In February, after working at the organization for 35 years, 20 of which as President and CEO, I will be leaving Vélo Québec. Given the current situation of Vélo Québec, I can say with certainty that we have come a long way together!
While the evolution of cycling in Québec is not due solely to the work of Vélo Québec, I firmly believe that our persistence and our desire to change things has helped shape the cycling profile of Québec. Concrete achievements like the Québec government’s adoption of a Bicycle Policy (paving the shoulders of provincial roads, creating the provincial Route Verte bikeway, supporting municipalities in developing bike paths, amending the Highway Safety Code in consideration of the needs of cyclists, etc.); the organization of seminars and conferences to equip all entities able to contribute to the development of biking; the support and defense of the interests of cyclists in order to ensure their safety, the implementation of educational programs in schools to train the cyclists of tomorrow, the organization of events and trips encouraging cycling – so many accomplishments that make me proud of the progress made by Vélo Québec and – above all – the fact that over 50% of Quebecers have now taken up cycing! Especially gratifying news considering that this was the case well before the latest pandemic biking boom!
Today, Québec is by far the most bicycle-friendly province in Canada. With its large cycling community, Montréal stands apart as the biking hub of Canada, while at the same time posting a better cyclist road safety record than major cities like Toronto, Vancouver and Calgary. However, I would never say “mission accomplished”, since many issues and challenges still lie ahead. Among them, cyclist safety must always be a priority in order to increase bike travel. In this regard, the strategy adopted in Québec by the government, its municipalities and its cycling entrepreneurs is encouraging and showing results: by offering environments favourable to cyclists, Québec has succeeded in creating a cycling culture that is the envy of the other Canadian provinces and reflects positively on our road safety record.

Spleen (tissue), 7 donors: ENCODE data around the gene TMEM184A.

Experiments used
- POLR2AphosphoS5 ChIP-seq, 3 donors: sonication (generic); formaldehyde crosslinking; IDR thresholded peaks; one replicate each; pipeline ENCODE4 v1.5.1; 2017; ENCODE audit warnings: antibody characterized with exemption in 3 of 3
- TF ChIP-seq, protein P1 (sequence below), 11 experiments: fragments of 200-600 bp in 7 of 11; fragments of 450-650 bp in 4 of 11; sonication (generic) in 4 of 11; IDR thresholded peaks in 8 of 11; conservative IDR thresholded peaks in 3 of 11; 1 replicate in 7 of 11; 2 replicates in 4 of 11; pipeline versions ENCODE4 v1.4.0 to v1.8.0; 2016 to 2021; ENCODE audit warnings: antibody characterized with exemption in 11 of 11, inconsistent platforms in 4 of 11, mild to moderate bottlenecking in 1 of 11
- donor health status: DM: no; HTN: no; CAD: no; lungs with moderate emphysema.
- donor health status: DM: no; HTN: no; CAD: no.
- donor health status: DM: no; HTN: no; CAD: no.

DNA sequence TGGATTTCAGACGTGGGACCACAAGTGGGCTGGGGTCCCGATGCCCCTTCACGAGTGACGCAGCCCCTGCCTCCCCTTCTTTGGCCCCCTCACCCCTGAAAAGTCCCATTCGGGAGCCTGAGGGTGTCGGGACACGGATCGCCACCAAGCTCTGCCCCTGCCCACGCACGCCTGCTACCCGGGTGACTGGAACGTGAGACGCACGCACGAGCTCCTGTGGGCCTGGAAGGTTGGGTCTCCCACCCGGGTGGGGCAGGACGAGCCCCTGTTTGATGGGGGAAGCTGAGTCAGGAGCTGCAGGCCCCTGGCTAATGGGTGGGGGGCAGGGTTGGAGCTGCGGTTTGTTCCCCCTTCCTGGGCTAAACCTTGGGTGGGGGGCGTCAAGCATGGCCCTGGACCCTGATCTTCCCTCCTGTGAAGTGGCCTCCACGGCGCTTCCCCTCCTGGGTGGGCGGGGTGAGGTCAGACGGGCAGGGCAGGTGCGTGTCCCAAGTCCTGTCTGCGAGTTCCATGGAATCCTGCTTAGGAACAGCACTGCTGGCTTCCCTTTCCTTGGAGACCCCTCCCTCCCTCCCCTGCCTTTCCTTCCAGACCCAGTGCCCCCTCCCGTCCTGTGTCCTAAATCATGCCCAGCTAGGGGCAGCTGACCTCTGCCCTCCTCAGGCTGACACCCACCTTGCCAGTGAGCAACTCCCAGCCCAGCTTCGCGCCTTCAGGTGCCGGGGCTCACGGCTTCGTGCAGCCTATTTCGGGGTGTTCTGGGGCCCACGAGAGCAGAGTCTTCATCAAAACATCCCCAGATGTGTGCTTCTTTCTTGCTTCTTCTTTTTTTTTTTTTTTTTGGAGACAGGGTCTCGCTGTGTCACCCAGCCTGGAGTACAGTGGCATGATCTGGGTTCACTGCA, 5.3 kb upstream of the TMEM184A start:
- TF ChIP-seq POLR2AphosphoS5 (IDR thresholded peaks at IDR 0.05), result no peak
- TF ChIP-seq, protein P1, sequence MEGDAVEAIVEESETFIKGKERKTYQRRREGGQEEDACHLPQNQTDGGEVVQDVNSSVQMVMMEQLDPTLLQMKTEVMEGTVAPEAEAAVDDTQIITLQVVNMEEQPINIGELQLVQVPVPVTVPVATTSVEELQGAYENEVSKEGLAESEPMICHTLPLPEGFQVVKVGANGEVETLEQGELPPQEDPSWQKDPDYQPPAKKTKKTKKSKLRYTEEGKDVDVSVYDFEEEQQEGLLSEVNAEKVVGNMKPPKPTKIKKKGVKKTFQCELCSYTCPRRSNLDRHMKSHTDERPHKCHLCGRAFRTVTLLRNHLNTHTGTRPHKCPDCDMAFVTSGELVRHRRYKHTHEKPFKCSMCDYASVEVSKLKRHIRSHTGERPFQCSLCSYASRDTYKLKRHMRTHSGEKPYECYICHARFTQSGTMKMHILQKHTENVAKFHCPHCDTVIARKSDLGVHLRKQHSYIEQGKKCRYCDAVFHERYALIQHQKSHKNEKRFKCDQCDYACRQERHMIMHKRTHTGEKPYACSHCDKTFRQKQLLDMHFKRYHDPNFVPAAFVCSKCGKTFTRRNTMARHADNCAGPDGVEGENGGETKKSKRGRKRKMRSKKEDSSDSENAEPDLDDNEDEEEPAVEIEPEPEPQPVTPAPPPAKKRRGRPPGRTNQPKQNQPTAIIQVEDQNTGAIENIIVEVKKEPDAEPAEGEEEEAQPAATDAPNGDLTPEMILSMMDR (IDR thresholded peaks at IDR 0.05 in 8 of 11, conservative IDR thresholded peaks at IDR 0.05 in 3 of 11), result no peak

Other challenges facing cities around the world include making more room for urban cycling. To promote sustainable mobility and improve everyone’s quality of life, the importance of cars in the city must be diminished. As some like to say, this isn’t ideological, it’s mathematical! Building safe bike paths for all requires space – space that has been taken up by cars over the past decades.
At the end of the month, I will be handing the reins of Vélo Québec to Jean-François Rheault, a newcomer to the organization, but not to the world of biking. Over the past 15 years, Jean-François has worked for Éco-compteur, a company that organizes, compiles and releases statistics regarding walking and cycling in several cities around the world. A seasoned urban cyclist and keen observer of cycling issues on five continents, he recognizes the importance of data in developing a cause and overcoming prejudices. The Vélo Québec team is solid, competent and passionate. It is therefore in this stimulating environment and with complete confidence that I pass the torch on February 1. Jean-François can count on my full cooperation in helping him successfully assume his new duties.
I am leaving Vélo Québec in February, but biking will always remain at the center of my life.
President and CEO